Frequently Asked Questions About Kilts
This is a private attempt to answer the continual barrage of questions about the dress of the male living in the Higlands of Scotland. All of the following are my opinions based on the most current research I have available.
I hold a B.A. in history from the University of Victoria and have studied Highland garb for the past ten years culminating in a class I have taught at the University of Ithra (An Tir).
Before we begin, three definitions that I choose to use:
1) History of the kilt, from ancient to modern
Make it up, that's what everyone else does! There is no documentable garb we could definately call a kilt in the Highlands before the late seventeenth century CE. The belted plaid, also called a "great kilt" is basically just a blanket and certainly did exist long before this time.
Descriptions of highland dress before 1650 CE:
When King Magnus came from his western expedition, he adopted those manners in dress which were in use in the western countries, and likewise many of his followers, so that they went about barelegged, having short kyrtles and upper garments, and therefore many men called him "barelegged".
- Magnus Berfaet's Saga, 1093 (Dunbar, p.23)
From the middle of the thigh to the foot they have no covering for the leg, clothing themselves in a mantle instead of an upper garment and a shirt dyed with saffron...
- Translated from John Major, History of Greater Britain, 1521(Dunbar, p.25)
Several Savages[!] followed them [the Scottish Army] and they were naked except their stained shirts, and a certain light covering made of wool of various colours; carrying large bows, and similar swords and bucklers to the others [lowlanders].
- Translated from L'Histoire de la Guerre d'Ecosse, 1556 (Dunbar, p.27)
At some point in the late seventeenth century the belted plaid was cut apart to form new garments that today we call the "kilt" and the "plaid" which became an affectation of "tartan" material.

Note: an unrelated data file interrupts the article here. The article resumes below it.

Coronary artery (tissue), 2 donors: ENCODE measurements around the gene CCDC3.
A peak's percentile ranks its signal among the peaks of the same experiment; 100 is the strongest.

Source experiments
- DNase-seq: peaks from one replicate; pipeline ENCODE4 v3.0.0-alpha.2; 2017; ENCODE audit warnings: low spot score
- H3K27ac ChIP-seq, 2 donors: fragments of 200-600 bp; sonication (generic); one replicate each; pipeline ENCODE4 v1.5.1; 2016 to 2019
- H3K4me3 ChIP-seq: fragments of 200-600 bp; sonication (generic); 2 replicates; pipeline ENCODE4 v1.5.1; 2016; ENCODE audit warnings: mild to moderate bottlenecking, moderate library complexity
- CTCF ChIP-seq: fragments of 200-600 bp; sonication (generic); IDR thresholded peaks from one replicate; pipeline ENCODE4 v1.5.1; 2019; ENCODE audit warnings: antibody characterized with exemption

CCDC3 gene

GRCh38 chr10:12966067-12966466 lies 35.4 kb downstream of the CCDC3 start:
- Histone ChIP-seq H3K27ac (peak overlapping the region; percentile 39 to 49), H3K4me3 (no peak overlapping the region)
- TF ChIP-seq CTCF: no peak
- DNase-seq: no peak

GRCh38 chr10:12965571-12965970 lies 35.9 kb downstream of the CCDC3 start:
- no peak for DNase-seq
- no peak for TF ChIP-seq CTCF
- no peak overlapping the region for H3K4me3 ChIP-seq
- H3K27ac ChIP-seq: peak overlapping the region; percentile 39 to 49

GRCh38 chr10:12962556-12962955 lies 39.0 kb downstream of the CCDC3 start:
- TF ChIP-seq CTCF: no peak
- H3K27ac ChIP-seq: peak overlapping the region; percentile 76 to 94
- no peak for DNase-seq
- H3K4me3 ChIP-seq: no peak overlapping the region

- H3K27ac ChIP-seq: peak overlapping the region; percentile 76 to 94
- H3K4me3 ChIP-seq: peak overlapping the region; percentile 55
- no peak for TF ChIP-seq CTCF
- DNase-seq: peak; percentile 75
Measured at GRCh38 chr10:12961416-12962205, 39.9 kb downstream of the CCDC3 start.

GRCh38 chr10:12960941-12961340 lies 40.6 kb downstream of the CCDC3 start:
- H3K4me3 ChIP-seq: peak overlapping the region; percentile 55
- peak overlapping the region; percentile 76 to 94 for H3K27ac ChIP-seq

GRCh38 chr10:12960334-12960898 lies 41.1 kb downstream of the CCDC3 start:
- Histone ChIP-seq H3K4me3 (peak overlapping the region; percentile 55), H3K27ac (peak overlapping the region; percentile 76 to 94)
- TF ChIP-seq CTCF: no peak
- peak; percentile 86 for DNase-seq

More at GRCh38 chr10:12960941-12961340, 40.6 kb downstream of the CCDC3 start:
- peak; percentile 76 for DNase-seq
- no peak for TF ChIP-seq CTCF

2) History of the clan tartan.
It was not until after the 1745 rebellion that the first standardised "tartan" pattern was created for the Black Watch regiment of the British Army. The word "tertane", in use during our period (pre-1650), simply means "plaid".
The use (or abuse) of the "tartan" is described best by the following:
...to claim special entitlement to a tartan in the same manner as heraldic arms is certainly absurd," and that "previous to the end of the eighteenth century there are no suggestions that or documentation of 'labelling' of clan tartans as family badges.
- Dr. A.E. Haswell Miller, fomer keeper of the
Scottish National Portrait Gallery (Dunbar, p.17)
To sum up: "tartans" are NOT PERIOD. Not a little bit, not even if they are "hunting" tartans.
The good side to this is that you don't have to spend the obscene amounts of money that they charge for pure wool "authentic tartans". Any plaid material on sale with a good wool content is appropriate. Muted, natural colours will be most authentic.
3) How to Wear the Belted Plaid.
Begin with a piece of wool cloth that is at least four meters in length although six would be both more accurate and warm. The width should be as wide as possible. 1.5 meters will work for a man no taller than six feet and is a common width at fabric stores. With the addition of a belt you now have a wearable, finished garment.
To put this piece of clothing on is more complicated than making it.
One recommendation I do make is that you find an experienced "scot" and let him or her show you how to do the corners up over your shoulder. By careful manipulation you should be able to create a huge pocket with the upper portion of the material. I have carried, among other things, a helmet, lunch, and mundane clothing in this "pocket".
Keep in mind that the highland garb was universally regarded as the dress of uncouth barbarians and any self-respecting gentleman would no more be seen in one in the city or at court than a peer of the realm in England today would present himself to the queen in ripped jeans and t-shirt.
4) Books about the Highland dress:
Copyright G.Edward Godwin . Permission granted to reproduce without alteration for research purposes.
Duncan's Cavalier Webpages: http://victoria.tc.ca/~uu632/duncanweb